The esophagus has often been considered an unforgiving organ. Traversing 3 body regions, lacking adventitia, harboring complex innervation, lymphatics and blood supply are some of the factors making esophageal surgery a complex surgery with notorious reputation given its significant morbidity and mortality profile.
By the end of the last century, mortality rate ranging up to double digit rate was a norm in many centers in which esophagectomy was performed (1). As a consequence, many referring physicians considered certain conditions to be non-operable, sentencing many patients to a symptomatic, miserable poor quality of life and shortened survival (2).
Like most fields in surgery, there have been marked improvements in modern-era foregut surgery and specifically, esophageal surgery. As more surgeons became familiar with the unique anatomy and physiology of the esophagus, pioneers improved surgical techniques which together with early recognition of surgical complications and improvement of perioperative care reduced the rate of complications and mortality of these complex surgeries. Advanced training and specialized fellowship programs yielded a larger number of surgeons with expertise and thus further improved overall outcomes.
Since the first attempted morbid esophagectomy was described at the end of the 19th century, long way has passed till nowadays where esophageal surgeons are performing tissue based precise surgical interventions.
Modern platforms and less invasive technologies, such as combined laparoscopy/thoracoscopy, robotic surgery, and other innovations such as endoscopic fundoplication and myotomy have become the “bread and butter” of the foregut surgeon.
With this in mind, this special edition of the Annals of Translational Medicine features contributions from experts in esophageal surgery, radiology and medical oncology.
These distinguished leaders describe the most up-to-date indications, approaches and techniques of some of the most common benign diseases of the esophagus, as well as curative and palliative approaches to manage esophageal malignancies, and some unique circumstance of emergent esophageal surgery. Details of complex endoscopic and minimally invasive platforms are described. Updates in esophageal oncology and radiology as well as data and experience with extended indications and complex situations such as esophageal surgery in lung transplant and morbidly obese patients are reported. Lastly, the newest innovations of fluorescence-guided esophageal surgery and the most challenging esophageal replacement and transplantation are detailed.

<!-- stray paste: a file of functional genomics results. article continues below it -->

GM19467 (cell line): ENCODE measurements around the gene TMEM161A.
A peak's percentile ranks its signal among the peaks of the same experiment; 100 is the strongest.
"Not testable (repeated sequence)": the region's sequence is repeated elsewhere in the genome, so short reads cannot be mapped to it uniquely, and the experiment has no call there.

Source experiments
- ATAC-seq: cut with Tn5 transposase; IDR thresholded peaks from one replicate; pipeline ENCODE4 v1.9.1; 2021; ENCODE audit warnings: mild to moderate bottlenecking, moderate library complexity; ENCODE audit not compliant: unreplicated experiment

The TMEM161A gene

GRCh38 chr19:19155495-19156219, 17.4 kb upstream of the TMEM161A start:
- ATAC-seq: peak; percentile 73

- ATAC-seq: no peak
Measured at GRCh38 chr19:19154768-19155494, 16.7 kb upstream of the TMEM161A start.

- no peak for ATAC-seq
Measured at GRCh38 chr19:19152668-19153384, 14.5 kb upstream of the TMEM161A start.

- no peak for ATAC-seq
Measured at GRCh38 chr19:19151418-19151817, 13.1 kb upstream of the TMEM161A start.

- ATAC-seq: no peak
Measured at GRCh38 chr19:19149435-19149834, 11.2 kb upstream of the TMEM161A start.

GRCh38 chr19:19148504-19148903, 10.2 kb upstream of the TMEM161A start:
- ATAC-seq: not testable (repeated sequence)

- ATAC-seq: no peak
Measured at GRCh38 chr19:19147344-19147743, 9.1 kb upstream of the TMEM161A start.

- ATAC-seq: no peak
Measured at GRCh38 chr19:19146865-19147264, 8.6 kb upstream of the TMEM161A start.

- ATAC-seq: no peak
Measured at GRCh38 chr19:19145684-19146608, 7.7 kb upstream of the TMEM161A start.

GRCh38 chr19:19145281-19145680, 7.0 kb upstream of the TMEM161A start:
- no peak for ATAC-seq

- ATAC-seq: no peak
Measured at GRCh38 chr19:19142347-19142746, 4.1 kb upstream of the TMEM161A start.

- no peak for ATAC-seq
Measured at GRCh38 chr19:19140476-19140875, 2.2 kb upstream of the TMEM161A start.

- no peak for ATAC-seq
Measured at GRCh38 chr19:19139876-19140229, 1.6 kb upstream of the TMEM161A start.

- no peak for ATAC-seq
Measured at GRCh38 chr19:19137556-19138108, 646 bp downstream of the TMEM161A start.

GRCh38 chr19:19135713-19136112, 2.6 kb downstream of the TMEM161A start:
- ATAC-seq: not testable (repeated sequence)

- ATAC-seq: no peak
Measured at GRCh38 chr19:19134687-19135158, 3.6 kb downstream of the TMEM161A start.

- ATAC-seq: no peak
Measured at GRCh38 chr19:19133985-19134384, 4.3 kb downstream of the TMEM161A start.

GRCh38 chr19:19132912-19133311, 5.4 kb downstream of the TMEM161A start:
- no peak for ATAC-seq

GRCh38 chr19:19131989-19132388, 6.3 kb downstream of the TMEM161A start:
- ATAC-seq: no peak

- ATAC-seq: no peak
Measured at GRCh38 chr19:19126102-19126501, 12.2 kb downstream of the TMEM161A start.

With the goal of serving our patients best by providing them expert and up-to-date care, we hope all physicians- general and thoracic surgeons, gastroenterologists, radiologists and oncologists, will find this concise but thorough review helpful and interesting.
Provenance and Peer Review: This article was commissioned by the editorial office, Annals of Translational Medicine, for the series “Innovations and Updates in Esophageal Surgery”. The article did not undergo external peer review.
Conflicts of Interest: The author has completed the ICMJE uniform disclosure form (available at http://dx.doi.org/10.21037/atm-20-6642). The series “Innovations and Updates in Esophageal Surgery” was commissioned by the editorial office without any funding or sponsorship. OW served as the unpaid Guest Editor of the series and serves as an unpaid editorial board member of Annals of Translational Medicine from Oct 2019 to Sep 2021. The author has no other conflicts of interest to declare.
Ethical Statement: The author is accountable for all aspects of the work in ensuring that questions related to the accuracy or integrity of any part of the work are appropriately investigated and resolved.
Open Access Statement: This is an Open Access article distributed in accordance with the Creative Commons Attribution-NonCommercial-NoDerivs 4.0 International License (CC BY-NC-ND 4.0), which permits the non-commercial replication and distribution of the article with the strict proviso that no changes or edits are made and the original work is properly cited (including links to both the formal publication through the relevant DOI and the license). See: https://creativecommons.org/licenses/by-nc-nd/4.0/.
- Gockel I, Exner C, Junginger T. Morbidity and mortality after esophagectomy for esophageal carcinoma: a risk analysis. World J Surg Oncol 2005;3:37. [Crossref] [PubMed]
- Steyerberg EW, Neville B, Weeks JC, et al. Referral patterns, treatment choices, and outcomes in locoregional esophageal cancer: a population-based analysis of elderly patients. J Clin Oncol 2007;25:2389-96. [Crossref] [PubMed]